While in my first viewing of the film I left satisfied, albeit a little confused, I find myself the second round feeling almost at one with the Waltz's character, intent on finding meaning in everything or nothing. Every scene in this film is so very dense with symbolism and subject to interpretation that I cannot begin to imagine what really goes through Gilliam's head when he directs. At times certain things feel extremely contrived like the fact that Q lives in a burnt out church, but they are all rooted in the Orwellian and Kafkaesque landscape that Gilliam so often likes to employ. Gilliam has a very unique visual style that rewards the audience with masterful set design that is complemented by what I'd call a 'Paranoid POV' type shot that is reminiscent of Carol Reed's famous crooked angle shots in The Third Man (1949).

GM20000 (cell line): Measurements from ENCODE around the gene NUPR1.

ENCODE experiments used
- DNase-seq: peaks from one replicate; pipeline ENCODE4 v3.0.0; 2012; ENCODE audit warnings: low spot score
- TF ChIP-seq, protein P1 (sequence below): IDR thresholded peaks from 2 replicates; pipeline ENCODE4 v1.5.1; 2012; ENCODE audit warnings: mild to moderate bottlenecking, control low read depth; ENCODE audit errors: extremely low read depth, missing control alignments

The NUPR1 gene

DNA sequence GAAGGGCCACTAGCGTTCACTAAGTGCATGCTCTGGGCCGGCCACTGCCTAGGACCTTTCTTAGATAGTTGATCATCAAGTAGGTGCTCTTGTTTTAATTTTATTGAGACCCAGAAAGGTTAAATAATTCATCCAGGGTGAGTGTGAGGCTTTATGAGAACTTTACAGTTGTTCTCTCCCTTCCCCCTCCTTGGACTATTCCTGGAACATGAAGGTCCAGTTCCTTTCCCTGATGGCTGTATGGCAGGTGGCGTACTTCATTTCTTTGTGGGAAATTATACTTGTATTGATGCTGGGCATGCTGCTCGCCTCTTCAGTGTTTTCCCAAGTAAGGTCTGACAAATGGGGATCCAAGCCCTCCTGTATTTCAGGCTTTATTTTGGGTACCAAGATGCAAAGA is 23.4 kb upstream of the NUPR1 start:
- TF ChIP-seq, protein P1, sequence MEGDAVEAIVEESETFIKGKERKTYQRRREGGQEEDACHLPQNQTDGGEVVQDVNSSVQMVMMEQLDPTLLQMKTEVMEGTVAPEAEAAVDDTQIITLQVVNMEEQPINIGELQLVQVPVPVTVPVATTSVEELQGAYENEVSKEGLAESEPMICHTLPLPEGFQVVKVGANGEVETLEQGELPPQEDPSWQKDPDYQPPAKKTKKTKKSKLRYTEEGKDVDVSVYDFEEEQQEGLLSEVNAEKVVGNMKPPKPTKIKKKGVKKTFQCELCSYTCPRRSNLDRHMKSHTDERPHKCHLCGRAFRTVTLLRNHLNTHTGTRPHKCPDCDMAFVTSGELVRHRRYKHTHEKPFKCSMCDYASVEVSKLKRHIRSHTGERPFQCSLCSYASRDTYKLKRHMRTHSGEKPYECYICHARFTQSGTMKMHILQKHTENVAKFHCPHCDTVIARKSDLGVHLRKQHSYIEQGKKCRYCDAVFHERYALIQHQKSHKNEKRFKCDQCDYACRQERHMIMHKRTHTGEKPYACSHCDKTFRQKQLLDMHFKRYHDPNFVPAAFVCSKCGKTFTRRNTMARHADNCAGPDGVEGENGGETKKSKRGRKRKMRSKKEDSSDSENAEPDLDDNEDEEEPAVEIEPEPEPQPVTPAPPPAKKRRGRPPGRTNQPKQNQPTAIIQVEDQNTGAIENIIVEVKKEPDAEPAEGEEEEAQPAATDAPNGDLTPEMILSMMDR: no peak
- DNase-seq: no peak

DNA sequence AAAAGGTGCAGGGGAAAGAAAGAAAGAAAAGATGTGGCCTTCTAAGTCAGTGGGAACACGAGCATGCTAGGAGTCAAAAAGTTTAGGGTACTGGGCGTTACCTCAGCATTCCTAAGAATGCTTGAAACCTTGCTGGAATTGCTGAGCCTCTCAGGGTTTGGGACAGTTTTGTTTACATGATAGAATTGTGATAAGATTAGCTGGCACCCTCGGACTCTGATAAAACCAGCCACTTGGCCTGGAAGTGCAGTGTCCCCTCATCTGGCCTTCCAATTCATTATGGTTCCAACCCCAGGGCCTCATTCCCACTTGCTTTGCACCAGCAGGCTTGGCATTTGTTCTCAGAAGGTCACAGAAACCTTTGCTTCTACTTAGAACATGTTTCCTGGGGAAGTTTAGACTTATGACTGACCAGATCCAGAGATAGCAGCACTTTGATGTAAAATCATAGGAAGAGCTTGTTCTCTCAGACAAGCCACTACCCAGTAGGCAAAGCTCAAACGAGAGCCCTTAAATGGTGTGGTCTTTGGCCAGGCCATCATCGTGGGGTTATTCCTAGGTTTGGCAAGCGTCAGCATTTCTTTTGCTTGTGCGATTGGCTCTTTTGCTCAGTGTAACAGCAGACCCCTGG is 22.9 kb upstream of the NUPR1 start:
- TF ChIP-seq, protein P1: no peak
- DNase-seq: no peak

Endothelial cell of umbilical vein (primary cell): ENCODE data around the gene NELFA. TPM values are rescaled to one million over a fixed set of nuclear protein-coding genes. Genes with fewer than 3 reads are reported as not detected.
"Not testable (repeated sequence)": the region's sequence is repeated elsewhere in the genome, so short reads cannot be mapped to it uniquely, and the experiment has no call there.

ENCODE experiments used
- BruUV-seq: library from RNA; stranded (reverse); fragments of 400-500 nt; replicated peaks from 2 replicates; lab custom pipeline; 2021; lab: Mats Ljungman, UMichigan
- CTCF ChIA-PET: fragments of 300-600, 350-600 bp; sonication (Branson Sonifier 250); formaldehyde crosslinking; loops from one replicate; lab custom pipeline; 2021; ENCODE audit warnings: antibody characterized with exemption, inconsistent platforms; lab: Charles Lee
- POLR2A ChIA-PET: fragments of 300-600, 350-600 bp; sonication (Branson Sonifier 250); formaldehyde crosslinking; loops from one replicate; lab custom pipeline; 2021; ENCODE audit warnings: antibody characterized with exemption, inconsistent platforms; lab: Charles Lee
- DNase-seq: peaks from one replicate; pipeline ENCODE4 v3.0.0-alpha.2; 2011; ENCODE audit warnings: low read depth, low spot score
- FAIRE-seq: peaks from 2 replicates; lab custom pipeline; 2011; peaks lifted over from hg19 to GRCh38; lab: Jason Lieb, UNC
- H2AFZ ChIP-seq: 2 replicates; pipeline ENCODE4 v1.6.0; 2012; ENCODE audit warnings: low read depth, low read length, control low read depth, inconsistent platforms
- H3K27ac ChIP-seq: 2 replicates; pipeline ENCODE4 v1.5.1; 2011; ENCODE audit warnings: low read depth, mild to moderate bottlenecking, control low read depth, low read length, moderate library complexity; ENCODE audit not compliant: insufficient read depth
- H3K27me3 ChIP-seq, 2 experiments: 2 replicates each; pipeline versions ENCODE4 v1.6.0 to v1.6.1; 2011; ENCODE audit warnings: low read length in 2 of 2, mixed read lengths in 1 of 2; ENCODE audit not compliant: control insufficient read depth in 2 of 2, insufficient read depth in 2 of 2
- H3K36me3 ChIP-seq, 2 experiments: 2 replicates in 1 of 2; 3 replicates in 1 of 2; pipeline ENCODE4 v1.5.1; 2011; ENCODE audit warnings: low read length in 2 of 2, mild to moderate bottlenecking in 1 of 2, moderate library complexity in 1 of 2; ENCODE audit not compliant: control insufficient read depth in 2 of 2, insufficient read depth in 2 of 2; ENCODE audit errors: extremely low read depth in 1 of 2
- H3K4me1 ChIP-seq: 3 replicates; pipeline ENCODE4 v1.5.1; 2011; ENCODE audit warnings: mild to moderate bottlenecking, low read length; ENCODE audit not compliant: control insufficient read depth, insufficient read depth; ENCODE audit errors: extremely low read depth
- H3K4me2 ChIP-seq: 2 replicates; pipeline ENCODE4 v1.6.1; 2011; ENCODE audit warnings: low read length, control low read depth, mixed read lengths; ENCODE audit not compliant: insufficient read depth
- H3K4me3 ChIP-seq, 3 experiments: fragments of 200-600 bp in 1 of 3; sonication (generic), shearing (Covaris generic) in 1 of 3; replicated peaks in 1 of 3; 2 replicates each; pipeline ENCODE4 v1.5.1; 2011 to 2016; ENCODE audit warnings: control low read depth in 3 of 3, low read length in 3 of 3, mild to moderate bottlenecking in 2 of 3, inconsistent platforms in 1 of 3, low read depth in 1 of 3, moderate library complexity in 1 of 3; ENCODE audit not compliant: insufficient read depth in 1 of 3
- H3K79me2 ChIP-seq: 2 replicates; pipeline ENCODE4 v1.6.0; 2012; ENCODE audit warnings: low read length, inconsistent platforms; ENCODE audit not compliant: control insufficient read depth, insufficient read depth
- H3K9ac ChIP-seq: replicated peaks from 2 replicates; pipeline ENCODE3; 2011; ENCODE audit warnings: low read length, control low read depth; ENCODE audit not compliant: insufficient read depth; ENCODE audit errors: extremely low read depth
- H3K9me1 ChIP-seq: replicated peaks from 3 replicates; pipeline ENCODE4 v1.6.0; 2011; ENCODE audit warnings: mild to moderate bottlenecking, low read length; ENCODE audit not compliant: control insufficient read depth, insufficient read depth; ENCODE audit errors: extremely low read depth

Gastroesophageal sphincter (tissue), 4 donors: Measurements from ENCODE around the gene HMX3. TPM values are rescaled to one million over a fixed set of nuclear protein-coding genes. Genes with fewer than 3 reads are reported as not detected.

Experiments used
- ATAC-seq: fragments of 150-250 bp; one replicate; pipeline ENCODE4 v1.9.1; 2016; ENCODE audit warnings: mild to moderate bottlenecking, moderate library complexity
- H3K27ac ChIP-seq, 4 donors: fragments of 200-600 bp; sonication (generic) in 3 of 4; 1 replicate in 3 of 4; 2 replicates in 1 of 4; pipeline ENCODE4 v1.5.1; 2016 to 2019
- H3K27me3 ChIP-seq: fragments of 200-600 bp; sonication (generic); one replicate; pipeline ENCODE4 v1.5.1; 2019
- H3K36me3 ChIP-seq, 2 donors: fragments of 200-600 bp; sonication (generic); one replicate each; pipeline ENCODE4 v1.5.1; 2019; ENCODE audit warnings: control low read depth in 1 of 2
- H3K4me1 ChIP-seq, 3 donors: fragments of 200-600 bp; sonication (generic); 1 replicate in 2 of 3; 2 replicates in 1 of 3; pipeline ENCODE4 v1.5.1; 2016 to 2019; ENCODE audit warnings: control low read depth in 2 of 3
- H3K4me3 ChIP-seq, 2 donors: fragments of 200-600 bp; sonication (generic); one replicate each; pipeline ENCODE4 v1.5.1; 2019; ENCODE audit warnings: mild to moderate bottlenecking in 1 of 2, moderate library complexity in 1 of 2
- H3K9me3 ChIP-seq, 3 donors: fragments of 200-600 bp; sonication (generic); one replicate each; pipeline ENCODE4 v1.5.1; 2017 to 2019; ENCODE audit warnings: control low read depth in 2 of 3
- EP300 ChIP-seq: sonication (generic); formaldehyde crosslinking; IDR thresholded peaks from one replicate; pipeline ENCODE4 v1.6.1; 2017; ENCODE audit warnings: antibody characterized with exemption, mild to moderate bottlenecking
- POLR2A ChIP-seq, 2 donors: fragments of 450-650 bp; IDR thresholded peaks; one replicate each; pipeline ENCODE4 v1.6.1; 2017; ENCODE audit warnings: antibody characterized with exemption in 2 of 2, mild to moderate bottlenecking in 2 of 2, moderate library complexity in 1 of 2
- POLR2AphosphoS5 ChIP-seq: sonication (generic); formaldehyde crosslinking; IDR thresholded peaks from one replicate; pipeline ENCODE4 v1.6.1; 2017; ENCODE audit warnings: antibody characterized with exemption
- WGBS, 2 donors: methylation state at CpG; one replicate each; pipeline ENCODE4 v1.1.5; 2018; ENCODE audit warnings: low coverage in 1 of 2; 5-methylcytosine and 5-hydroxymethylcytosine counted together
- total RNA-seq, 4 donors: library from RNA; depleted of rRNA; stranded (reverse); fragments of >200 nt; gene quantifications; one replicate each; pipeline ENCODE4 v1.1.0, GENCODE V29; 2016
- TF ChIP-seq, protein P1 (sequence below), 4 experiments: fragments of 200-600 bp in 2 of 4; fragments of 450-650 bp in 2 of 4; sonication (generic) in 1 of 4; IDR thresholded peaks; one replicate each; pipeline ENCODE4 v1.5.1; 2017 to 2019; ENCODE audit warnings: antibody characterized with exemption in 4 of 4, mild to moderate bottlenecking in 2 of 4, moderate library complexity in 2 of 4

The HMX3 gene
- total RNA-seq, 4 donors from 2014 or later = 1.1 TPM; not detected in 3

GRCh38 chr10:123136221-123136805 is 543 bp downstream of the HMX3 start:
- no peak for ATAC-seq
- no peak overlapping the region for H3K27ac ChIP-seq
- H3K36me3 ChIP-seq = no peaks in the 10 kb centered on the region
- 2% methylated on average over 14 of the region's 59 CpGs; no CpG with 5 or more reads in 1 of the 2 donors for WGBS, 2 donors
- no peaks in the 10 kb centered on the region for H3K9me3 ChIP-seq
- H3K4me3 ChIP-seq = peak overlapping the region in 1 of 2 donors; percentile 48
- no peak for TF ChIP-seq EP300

The best way I can describe this movie is as a spiritual and existentialist journey that ponders the meaning of life and the nature of reality. It's fairly obvious that Waltz's Q is absolutely insane, but in that insanity he is also perceived as being the best candidate to solve these puzzles. The film features outstanding performances, most notably by Waltz, and admittedly I fell in love with Melanie Thierry every time she was on screen. The future Gilliam portrays is both unique and at the same time frighteningly absurd, although ultimately a distorted reflection of the world of 2014. Whether or not you find something meaningful from this film, it is the type to linger in your thoughts long after you've left the theatre. My friends will understand me as I excuse myself to go search for my own Shell Beach, and for all others I recommend you stop whatever you're doing and watch The Zero Theorem followed by Dark City (1998).

Read this and other reviews on DriveInZeppelin's website